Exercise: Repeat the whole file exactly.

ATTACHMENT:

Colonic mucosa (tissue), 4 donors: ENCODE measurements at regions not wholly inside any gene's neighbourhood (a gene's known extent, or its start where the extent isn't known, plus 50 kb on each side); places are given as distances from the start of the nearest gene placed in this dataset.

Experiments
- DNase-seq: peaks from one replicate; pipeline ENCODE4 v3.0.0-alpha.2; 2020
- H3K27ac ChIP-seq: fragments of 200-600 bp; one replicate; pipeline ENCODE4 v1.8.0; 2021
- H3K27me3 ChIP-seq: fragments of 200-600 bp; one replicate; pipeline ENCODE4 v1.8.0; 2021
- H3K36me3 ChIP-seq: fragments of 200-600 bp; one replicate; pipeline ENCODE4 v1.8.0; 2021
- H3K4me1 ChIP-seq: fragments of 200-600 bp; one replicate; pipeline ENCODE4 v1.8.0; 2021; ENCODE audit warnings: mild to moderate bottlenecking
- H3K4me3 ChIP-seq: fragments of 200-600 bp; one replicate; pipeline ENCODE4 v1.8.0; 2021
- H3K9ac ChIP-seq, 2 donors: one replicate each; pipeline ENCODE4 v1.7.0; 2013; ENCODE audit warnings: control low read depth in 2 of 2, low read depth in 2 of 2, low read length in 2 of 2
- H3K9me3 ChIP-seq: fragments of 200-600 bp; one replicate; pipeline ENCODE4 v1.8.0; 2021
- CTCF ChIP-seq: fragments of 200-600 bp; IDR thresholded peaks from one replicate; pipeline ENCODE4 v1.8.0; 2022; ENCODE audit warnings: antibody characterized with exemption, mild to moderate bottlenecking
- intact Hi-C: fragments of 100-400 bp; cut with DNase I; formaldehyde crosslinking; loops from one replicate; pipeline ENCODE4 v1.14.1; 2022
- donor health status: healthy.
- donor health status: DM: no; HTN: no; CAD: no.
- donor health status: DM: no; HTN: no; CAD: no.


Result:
Colonic mucosa (tissue), 4 donors: ENCODE measurements at regions not wholly inside any gene's neighbourhood (a gene's known extent, or its start where the extent isn't known, plus 50 kb on each side); places are given as distances from the start of the nearest gene placed in this dataset.

Experiments
- DNase-seq: peaks from one replicate; pipeline ENCODE4 v3.0.0-alpha.2; 2020
- H3K27ac ChIP-seq: fragments of 200-600 bp; one replicate; pipeline ENCODE4 v1.8.0; 2021
- H3K27me3 ChIP-seq: fragments of 200-600 bp; one replicate; pipeline ENCODE4 v1.8.0; 2021
- H3K36me3 ChIP-seq: fragments of 200-600 bp; one replicate; pipeline ENCODE4 v1.8.0; 2021
- H3K4me1 ChIP-seq: fragments of 200-600 bp; one replicate; pipeline ENCODE4 v1.8.0; 2021; ENCODE audit warnings: mild to moderate bottlenecking
- H3K4me3 ChIP-seq: fragments of 200-600 bp; one replicate; pipeline ENCODE4 v1.8.0; 2021
- H3K9ac ChIP-seq, 2 donors: one replicate each; pipeline ENCODE4 v1.7.0; 2013; ENCODE audit warnings: control low read depth in 2 of 2, low read depth in 2 of 2, low read length in 2 of 2
- H3K9me3 ChIP-seq: fragments of 200-600 bp; one replicate; pipeline ENCODE4 v1.8.0; 2021
- CTCF ChIP-seq: fragments of 200-600 bp; IDR thresholded peaks from one replicate; pipeline ENCODE4 v1.8.0; 2022; ENCODE audit warnings: antibody characterized with exemption, mild to moderate bottlenecking
- intact Hi-C: fragments of 100-400 bp; cut with DNase I; formaldehyde crosslinking; loops from one replicate; pipeline ENCODE4 v1.14.1; 2022
- donor health status: healthy.
- donor health status: DM: no; HTN: no; CAD: no.
- donor health status: DM: no; HTN: no; CAD: no.